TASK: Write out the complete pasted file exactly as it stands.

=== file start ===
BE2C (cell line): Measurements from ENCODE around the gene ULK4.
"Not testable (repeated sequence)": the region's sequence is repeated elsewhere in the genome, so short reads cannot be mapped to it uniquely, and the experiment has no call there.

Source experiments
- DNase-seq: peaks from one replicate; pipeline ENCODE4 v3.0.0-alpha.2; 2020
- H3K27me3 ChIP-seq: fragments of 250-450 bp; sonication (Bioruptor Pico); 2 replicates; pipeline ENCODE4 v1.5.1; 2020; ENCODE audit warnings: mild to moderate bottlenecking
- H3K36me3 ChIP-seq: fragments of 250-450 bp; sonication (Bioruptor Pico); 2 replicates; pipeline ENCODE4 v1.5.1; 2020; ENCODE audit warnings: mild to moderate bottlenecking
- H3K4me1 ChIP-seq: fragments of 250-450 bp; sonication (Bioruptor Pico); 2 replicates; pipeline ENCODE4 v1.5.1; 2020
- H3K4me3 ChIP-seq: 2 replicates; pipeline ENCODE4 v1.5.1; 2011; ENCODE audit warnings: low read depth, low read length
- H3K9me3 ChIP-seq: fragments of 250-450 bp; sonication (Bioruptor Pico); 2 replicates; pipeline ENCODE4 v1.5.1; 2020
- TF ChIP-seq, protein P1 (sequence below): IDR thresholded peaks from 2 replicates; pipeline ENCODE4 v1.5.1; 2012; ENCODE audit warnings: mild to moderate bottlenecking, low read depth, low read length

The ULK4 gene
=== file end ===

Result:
BE2C (cell line): Measurements from ENCODE around the gene ULK4.
"Not testable (repeated sequence)": the region's sequence is repeated elsewhere in the genome, so short reads cannot be mapped to it uniquely, and the experiment has no call there.

Source experiments
- DNase-seq: peaks from one replicate; pipeline ENCODE4 v3.0.0-alpha.2; 2020
- H3K27me3 ChIP-seq: fragments of 250-450 bp; sonication (Bioruptor Pico); 2 replicates; pipeline ENCODE4 v1.5.1; 2020; ENCODE audit warnings: mild to moderate bottlenecking
- H3K36me3 ChIP-seq: fragments of 250-450 bp; sonication (Bioruptor Pico); 2 replicates; pipeline ENCODE4 v1.5.1; 2020; ENCODE audit warnings: mild to moderate bottlenecking
- H3K4me1 ChIP-seq: fragments of 250-450 bp; sonication (Bioruptor Pico); 2 replicates; pipeline ENCODE4 v1.5.1; 2020
- H3K4me3 ChIP-seq: 2 replicates; pipeline ENCODE4 v1.5.1; 2011; ENCODE audit warnings: low read depth, low read length
- H3K9me3 ChIP-seq: fragments of 250-450 bp; sonication (Bioruptor Pico); 2 replicates; pipeline ENCODE4 v1.5.1; 2020
- TF ChIP-seq, protein P1 (sequence below): IDR thresholded peaks from 2 replicates; pipeline ENCODE4 v1.5.1; 2012; ENCODE audit warnings: mild to moderate bottlenecking, low read depth, low read length

The ULK4 gene